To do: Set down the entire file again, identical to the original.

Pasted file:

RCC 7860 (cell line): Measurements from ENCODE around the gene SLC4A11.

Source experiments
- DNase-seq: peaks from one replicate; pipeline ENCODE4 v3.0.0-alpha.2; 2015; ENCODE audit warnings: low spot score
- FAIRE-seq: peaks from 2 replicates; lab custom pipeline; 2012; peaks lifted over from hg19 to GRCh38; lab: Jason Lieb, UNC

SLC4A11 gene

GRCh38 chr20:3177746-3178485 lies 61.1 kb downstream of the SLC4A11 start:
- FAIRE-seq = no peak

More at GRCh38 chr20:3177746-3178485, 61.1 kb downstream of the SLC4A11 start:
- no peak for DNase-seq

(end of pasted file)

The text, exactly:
RCC 7860 (cell line): Measurements from ENCODE around the gene SLC4A11.

Source experiments
- DNase-seq: peaks from one replicate; pipeline ENCODE4 v3.0.0-alpha.2; 2015; ENCODE audit warnings: low spot score
- FAIRE-seq: peaks from 2 replicates; lab custom pipeline; 2012; peaks lifted over from hg19 to GRCh38; lab: Jason Lieb, UNC

SLC4A11 gene

GRCh38 chr20:3177746-3178485 lies 61.1 kb downstream of the SLC4A11 start:
- FAIRE-seq = no peak

More at GRCh38 chr20:3177746-3178485, 61.1 kb downstream of the SLC4A11 start:
- no peak for DNase-seq